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Activity B What types of questions develop thinking and reasoning? A Summary of Research Findings-Handout #3 Three minutes of individual perusal time Opportunity to discuss the research findings in your table groups Consider these questions: – Which of these principles are easier to implement? Why do you think so? – Which of these principles are harder to implement? Why is this?

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Activity B What types of questions develop thinking and reasoning? A Summary of Research Findings-Handout #3 An opportunity to share table groups thoughts and comments on this handout using Round Robin Protocol. Considering these questions: – Which of these principles are easier to implement? Why do you think so? – Which of these principles are harder to implement? Why is this?

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Activity C Observing and Analyzing a Lesson Take a few minutes to work out Sharing Gas Costs Share your ideas and thinking with a shoulder partner. With your shoulder partner, look at Method 1 and Method 2. Discuss which Method you consider to be better. Why do you think so? If time, share and discuss your thinking with the entire table group.

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Activity C Observing and Analyzing a Lesson Watch this video clip and look for evidence on the 5 principles of effective questioning: – Were questions planned that encouraged thinking and reasoning? – Were questions asked that included everyone? – Were students given enough time to think? – Did the teacher avoid judging students responses? – Did the teacher follow up students responses in ways that encouraged deeper thinking?

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MAP http://map.mathshell.org/materials/index.php

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Activity C Observing and Analyzing a Lesson Debrief of the video clip; what evidence did you see? – Were questions planned that encouraged thinking and reasoning? – Were questions asked that included everyone? – Were students given enough time to think? – Did the teacher avoid judging students responses? – Did the teacher follow up students responses in ways that encouraged deeper thinking? What do you think students learned from this lesson?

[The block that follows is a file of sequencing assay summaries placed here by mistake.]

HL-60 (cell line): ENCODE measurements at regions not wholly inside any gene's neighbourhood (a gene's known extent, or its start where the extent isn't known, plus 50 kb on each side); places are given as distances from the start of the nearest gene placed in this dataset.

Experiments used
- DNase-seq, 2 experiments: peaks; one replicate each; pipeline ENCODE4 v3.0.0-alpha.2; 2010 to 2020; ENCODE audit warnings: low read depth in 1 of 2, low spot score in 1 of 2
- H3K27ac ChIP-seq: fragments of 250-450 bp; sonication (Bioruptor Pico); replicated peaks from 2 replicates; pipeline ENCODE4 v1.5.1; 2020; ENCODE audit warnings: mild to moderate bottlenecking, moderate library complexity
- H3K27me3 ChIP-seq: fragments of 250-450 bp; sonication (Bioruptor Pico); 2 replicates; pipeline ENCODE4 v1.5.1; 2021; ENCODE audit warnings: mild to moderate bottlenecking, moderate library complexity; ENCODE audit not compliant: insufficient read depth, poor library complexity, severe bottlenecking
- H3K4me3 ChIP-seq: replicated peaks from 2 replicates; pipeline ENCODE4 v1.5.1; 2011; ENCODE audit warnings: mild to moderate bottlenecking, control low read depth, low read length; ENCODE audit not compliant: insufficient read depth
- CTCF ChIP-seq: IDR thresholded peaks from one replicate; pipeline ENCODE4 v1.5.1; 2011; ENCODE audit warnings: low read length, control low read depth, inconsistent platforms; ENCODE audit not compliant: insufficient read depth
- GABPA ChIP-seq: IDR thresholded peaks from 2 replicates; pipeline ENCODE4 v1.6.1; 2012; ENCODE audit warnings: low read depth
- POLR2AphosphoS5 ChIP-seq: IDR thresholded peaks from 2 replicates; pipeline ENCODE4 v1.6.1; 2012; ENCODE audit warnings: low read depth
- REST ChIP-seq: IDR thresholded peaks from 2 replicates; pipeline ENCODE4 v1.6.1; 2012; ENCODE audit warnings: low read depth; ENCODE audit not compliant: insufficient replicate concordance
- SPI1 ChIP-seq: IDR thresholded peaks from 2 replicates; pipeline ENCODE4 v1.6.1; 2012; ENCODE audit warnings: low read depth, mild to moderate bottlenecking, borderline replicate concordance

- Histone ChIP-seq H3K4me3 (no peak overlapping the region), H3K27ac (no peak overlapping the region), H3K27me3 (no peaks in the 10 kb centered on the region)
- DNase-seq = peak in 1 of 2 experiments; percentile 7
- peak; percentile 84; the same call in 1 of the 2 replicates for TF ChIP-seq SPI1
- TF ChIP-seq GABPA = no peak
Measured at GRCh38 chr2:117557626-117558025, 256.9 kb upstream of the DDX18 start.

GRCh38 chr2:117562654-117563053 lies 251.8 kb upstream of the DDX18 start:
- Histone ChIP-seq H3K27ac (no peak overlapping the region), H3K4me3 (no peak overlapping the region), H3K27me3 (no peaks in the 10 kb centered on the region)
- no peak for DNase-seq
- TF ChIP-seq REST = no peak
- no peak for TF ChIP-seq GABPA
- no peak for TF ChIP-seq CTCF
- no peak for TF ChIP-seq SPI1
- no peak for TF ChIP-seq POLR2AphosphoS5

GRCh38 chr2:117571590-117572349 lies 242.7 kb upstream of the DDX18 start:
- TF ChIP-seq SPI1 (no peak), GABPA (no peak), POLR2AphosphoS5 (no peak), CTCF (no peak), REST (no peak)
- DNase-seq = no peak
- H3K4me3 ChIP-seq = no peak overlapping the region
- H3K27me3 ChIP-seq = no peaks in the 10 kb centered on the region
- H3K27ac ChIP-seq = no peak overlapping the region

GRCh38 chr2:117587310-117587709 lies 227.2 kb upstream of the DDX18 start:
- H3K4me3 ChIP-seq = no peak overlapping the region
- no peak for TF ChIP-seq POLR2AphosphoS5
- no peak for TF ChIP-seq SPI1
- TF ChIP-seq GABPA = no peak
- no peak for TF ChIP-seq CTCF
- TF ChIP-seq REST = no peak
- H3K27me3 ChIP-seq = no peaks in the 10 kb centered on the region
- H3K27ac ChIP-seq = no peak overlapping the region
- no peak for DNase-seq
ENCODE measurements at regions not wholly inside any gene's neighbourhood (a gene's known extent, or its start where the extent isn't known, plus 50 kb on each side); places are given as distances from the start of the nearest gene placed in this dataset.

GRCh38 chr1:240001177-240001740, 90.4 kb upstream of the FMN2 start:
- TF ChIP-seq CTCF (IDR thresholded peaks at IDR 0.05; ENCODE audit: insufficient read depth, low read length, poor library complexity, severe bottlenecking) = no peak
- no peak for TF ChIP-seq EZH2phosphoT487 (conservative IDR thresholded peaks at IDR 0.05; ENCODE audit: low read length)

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Activity D Plan a lesson, teach it and reflect on the outcomes. Select a problem to do with a class. – Use the prompts on Handout #5, Planning for Effective Questioning – If possible, audio record some whole class questioning After the lesson, discuss the following issues: – Which questions appeared to promote the most thoughtful and reasoned responses from students? Why was this? – Which questions didnt work well? Why was this? – Which of the 5 principles for effective questioning did you use? – What will you do differently next time?

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Activity E Solve a problem, thinking aloud. Mathematics is – Not a set of tidy results and procedures – Not recognized by students as a discipline where it is natural to get stuck, make mistakes, backtrack, and demands that one look for alternative strategies – A discipline that needs to have some of its processes modeled for students – A discipline that requires tackling problems, thinking aloud, and working with others Thus, it might be useful for students to see teachers/students thinking aloud and discussing mathematics.

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MAP http://map.mathshell.org/materials/index.php

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Break

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A MAP Alpha Formative Assessment Lesson Laws of Arithmetic

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LETS DO SOME MATHEMATICS Laws of Arithmetic

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Pre-Assessment Task

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Introduction

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Collaborative Activity

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Sharing Work and Learning From Each Other

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Constructing Your Poster

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Whole Group Discussion Getting Our Ducks in A Row

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Questions When matching cards, did you always start with the area diagrams or expressions? Why was this? Did anyone have a different strategy? Which cards were easiest to match? Why was this so? Which cards were hardest to match? Why do you think so? After sharing with another pair, did anyone move a card from one placement to another? Why? What convinced you to do so?

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Post-Assessment Task

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Handout

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Lunch

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© 2013 UNIVERSITY OF PITTSBURGH Selecting and Sequencing Students’ Solution Paths to Maximize Student Learning Supporting Rigorous Mathematics Teaching.

© 2013 UNIVERSITY OF PITTSBURGH Selecting and Sequencing Students’ Solution Paths to Maximize Student Learning Supporting Rigorous Mathematics Teaching.